Ontario’s Renewable Fuel Standard Enables New Supply

Ontario is planning to construct five new ethanol plants to fulfill the Renewable Fuel Standard (RFS) requiring 5 percent ethanol in the province’s fuel supply by 2007.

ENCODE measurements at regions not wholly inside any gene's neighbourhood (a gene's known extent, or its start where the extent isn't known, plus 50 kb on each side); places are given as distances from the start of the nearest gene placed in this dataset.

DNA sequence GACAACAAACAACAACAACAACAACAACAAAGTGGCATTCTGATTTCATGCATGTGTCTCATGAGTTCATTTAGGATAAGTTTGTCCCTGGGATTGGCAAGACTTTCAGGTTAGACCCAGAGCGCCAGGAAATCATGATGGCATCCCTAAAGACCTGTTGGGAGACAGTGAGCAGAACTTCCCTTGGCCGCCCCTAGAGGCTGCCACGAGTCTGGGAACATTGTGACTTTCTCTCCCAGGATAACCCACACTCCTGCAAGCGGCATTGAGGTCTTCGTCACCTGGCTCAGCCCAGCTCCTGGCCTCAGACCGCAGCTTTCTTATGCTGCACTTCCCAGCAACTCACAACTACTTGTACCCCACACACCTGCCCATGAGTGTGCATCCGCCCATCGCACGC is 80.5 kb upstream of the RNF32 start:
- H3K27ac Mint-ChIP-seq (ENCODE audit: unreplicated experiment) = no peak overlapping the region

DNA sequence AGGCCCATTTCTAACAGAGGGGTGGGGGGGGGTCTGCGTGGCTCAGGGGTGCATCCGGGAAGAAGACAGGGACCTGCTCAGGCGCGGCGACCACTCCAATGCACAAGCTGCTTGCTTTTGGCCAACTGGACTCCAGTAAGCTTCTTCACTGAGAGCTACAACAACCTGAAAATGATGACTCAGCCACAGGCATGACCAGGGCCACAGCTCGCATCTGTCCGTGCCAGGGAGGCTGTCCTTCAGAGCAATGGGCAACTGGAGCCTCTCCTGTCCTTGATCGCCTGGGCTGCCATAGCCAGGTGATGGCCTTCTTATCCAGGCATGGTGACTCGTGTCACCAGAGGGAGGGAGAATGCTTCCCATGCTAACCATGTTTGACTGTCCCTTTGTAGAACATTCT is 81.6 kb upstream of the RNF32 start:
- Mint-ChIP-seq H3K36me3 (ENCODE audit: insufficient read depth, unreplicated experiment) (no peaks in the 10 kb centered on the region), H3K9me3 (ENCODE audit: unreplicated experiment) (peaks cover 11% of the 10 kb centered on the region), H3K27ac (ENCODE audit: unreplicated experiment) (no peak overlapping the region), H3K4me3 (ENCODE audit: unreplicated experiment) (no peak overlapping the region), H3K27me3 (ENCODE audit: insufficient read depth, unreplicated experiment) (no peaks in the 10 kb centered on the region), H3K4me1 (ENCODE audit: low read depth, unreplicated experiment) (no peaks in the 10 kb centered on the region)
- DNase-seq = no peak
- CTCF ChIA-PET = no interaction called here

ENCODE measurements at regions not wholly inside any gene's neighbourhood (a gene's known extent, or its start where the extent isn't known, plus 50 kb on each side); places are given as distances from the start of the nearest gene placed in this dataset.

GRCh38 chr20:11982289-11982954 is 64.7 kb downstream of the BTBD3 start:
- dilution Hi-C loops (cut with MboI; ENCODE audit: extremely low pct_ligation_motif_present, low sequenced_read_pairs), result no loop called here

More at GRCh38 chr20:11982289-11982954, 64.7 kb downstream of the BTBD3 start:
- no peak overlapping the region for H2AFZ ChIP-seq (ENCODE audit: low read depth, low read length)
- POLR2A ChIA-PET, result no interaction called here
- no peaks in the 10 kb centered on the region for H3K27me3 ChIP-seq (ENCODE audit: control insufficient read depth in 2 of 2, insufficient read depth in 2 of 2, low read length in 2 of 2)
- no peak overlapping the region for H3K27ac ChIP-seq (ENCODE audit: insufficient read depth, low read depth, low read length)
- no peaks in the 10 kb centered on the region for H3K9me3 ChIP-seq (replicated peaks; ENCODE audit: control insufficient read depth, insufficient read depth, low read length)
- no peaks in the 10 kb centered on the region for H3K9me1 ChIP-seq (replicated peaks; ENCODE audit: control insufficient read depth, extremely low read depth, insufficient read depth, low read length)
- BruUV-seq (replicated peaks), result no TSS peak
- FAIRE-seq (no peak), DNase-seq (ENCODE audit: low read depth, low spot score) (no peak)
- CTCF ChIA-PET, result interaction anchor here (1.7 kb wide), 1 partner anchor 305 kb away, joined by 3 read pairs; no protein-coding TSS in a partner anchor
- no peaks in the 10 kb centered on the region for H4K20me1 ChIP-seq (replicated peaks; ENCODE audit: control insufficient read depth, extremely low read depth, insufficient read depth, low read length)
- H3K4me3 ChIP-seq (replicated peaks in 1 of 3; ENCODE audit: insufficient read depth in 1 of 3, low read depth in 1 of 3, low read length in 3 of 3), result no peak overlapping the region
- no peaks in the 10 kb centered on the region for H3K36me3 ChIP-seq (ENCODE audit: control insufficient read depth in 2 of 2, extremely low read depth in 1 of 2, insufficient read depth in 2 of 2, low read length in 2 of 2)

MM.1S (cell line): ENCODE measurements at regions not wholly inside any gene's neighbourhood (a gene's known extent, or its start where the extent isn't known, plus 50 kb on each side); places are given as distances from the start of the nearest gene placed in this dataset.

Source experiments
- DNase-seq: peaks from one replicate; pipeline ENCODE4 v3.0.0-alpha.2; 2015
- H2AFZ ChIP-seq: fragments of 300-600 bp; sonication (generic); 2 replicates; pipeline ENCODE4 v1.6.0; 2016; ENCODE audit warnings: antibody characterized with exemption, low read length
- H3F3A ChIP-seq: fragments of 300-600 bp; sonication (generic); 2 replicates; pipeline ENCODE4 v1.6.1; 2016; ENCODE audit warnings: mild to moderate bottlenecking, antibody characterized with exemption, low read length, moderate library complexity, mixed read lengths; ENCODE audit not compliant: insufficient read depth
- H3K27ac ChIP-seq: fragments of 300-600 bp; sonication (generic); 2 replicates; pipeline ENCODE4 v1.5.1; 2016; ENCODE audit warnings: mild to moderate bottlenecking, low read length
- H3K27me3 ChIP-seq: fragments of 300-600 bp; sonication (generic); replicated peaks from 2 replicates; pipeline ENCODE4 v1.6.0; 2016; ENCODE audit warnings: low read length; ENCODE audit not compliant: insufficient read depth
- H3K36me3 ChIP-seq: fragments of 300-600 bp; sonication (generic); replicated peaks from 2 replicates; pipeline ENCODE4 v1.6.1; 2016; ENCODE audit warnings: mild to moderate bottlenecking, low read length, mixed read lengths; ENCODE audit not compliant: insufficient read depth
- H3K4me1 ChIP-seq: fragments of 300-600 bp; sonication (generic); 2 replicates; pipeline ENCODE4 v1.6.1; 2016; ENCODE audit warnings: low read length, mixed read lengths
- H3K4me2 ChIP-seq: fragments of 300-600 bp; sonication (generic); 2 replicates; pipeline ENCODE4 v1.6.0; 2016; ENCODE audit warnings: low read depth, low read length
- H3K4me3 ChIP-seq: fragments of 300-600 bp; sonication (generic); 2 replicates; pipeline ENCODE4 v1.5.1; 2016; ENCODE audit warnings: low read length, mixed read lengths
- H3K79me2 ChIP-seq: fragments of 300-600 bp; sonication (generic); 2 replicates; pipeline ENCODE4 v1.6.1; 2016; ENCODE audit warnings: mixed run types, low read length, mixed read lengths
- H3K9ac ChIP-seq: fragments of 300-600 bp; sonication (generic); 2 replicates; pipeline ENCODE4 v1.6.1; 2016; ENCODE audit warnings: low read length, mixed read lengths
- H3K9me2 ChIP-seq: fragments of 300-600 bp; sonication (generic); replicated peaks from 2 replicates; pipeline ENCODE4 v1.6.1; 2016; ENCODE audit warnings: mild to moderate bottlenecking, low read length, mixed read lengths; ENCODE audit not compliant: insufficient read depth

“The Renewable Fuel Standard will spur the construction of five new ethanol plants, increase our overall supply of fuel, and as a result moderate prices at the pump,” said Kory Teneycke, Canadian Renewable Fuels Executive Director. The Renewable Fuel Standard (RFS) is a flexible, market orientated means of achieving a 5 percent ethanol content in the Ontario gasoline pool by 2007. The RFS will increase the quantity of fuel produced in Ontario by 600 million liters per year. The RFS provides significant incentives for oil companies like Ottawa’s Iogen Corporation, developer of low C02 cellulose ethanol, as it includes a 2.5 to 1 bias for the use of cellulose ethanol in Ontario. “The Renewable Fuel Standard is fueling change across this country,” said Jeff Passmore, Iogen Executive VP. “This provides a considerable incentive for the construction of advanced bio-refineries, such as an Iogen cellulose ethanol plant, in western Canada.” Canadian refineries currently run at 97 percent capacity, making the nation’s fuel supply vulnerable to natural disasters and political disruptions abroad. In 1994, the Canadian Renewable Fuels Association (CRFA) formed to promote renewable fuels for automotive transportation through consumer awareness and government liaison activities. Its membership is comprised of representatives from all levels of the ethanol and biodiesel industry, including corn and cellulose ethanol producers, biodiesel producers, fuel technology researchers, agricultural associations, and environmental organizations concerned with air quality.
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